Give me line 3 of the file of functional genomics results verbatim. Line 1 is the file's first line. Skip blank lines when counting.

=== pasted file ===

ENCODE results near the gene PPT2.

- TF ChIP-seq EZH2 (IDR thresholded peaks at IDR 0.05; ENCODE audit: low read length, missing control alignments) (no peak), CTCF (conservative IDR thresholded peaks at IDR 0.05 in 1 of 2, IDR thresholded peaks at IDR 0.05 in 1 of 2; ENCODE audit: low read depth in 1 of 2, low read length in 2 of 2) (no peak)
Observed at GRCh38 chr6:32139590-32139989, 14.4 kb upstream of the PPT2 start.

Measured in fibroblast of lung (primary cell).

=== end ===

Observed at GRCh38 chr6:32139590-32139989, 14.4 kb upstream of the PPT2 start.